By the mid 1880s the town had a school, library, band, assembly room, agricultural show, race course, two banks, literary society, railway station and a Pound with W.L. Haydon as Poundkeeper in charge during 1887. Finally there was the coach factory. The Coach Factory was the largest business enterprise in town. It was operated by David Davies and his brother Tom, previously from Talisker and Kadina. They started their blacksmith and coaching business in 1879 in a two-storey stone and brick factory and workshops, eventually occupying nearly two acres on the corner of Main and Second streets. Tom later became the publican of the Eureka Hotel but in 1893 sold it and moved to the Carrieton Hotel. Another blacksmith shop was operated by W. O'Grady until 1888. In 1892 William O'Grady held both the publican's licence of the Carrieton Hotel and the licence for the Railway refreshment room.

By 1890 the Davies brothers employed more than thirty people in their business. Their excellently produced vehicles and machinery obtained many prizes at country shows and field days. Farm machinery produced by Davies included the three-furrow plough. Apart from this, the Davies brothers also made coffins which were used by Bert Johnson, their foreman carpenter, to conduct the undertaking business on their behalf. However as a result of the depression, drought, poor crops and a decline in rural population, Davies sold up and transported all his belongings and equipment to Port Lincoln in 1904 to start all over again.

The Carrieton Public School opened in October 1882 and has been educating its students for well over a hundred years. Its student - teacher ratio has remained the same during most of that time. Whatever the number of students, there was always one teacher. When the Catholic school closed in 1897 the ratio at the Public school in 1898 became 112:1!

Carrieton School, 1912 (SLSA)

Within three years of being proclaimed, Carrieton had a railway line connecting it with Orroroo and Quorn. Unfortunately the station was more than two kilometres from the town. Although many attempts have been made during the years to have a branch line established closer to the town, they have all been unsuccessful. Even so, it was and remained a major boost and asset for the young town.

The importance of the railway was clearly demonstrated at Carrieton. Not only did it carry wheat, farming machinery, sheep, wool, cattle, ores and copper from the nearby Prince Alfred Mine, mail and many other articles, it also carried people from nearby towns to Carrieton. As early as 1883, M.E. Kenny, Secretary of the Carrieton Racing Club, organised for a special train to leave Port Augusta at 6.30 am so people could attend the local races on 8 February. To make it even easier for people to attend the town's race meetings it was later decided to move the racecourse closer to the line and save them a long walk. From 1917 until 1937 the main Sydney-Perth line passed through Carrieton, giving its residents access to the far corners of Australia.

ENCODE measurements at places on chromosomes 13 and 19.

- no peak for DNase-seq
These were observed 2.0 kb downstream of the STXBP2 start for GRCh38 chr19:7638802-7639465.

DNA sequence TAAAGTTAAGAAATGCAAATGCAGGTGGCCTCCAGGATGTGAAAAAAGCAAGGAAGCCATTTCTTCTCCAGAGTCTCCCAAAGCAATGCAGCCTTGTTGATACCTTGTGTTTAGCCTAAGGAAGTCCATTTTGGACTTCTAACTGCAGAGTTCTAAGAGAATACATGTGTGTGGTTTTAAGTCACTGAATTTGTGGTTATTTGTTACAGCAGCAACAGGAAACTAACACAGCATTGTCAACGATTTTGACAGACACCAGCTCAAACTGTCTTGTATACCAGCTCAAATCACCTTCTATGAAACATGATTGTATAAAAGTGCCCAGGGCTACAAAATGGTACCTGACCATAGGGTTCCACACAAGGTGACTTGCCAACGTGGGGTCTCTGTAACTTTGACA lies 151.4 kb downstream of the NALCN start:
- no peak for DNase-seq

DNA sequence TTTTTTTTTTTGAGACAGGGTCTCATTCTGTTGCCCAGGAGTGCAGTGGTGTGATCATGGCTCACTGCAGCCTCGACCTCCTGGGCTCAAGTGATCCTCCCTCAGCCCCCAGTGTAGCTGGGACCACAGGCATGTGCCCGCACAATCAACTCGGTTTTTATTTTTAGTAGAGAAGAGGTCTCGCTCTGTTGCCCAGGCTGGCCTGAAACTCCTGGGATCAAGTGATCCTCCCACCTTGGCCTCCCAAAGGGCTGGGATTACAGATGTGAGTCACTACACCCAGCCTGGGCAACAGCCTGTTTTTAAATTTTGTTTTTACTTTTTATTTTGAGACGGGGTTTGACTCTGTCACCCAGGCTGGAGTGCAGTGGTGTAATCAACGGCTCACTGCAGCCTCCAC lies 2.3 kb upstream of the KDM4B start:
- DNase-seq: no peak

Apart from being the secretary of the racing club, M.E. Kenny was also the publican of the Eureka Hotel. In 1883 he advertised that his establishment had, Good accommodation for travellers, Horses and traps for hire, First class paddocking, an abundant supply of water, Excellent stabling, Billiard table and a shower bath. He also operated the booking agency for coaches to Cradock and Hawker.

During the 1880s population numbers were boosted when Thomas Axford and his family arrived from Victoria to take up farming at Bendleby. By 1900 the population of Carrieton had increased to 200 residents and some 40 houses had been built. J. Jordan was still the postmaster but the positions had the local court had all changed. James Thomas Keats was now the Special Magistrate, J. Jordan Clerk and J.A. Adamson the bailiff. Patrick Fox was the storekeeper and the Davies Brothers still operated as blacksmiths. John and Patrick Hehir were listed as contractors and Mrs J.E. O'Grady ran the Eureka Hotel.

The town had a large number of Resident Justices which included P. King, N. Travers, P. Fox, W.H. Byerlee, N. McNaughton, W.J. Gleeson and John Ormiston. It was also the end of an era. On 24 December 1900 the Very Rev. Richard Doyle, who had been the first resident Pastor, from 1889 died aged 43 years, having served the community for 12 years.

On 23 October 1936 the first CWA meeting was held in Carrieton. In 1978 the town still had a population of 234 people.

Carrieton Cemetery

Lone Grave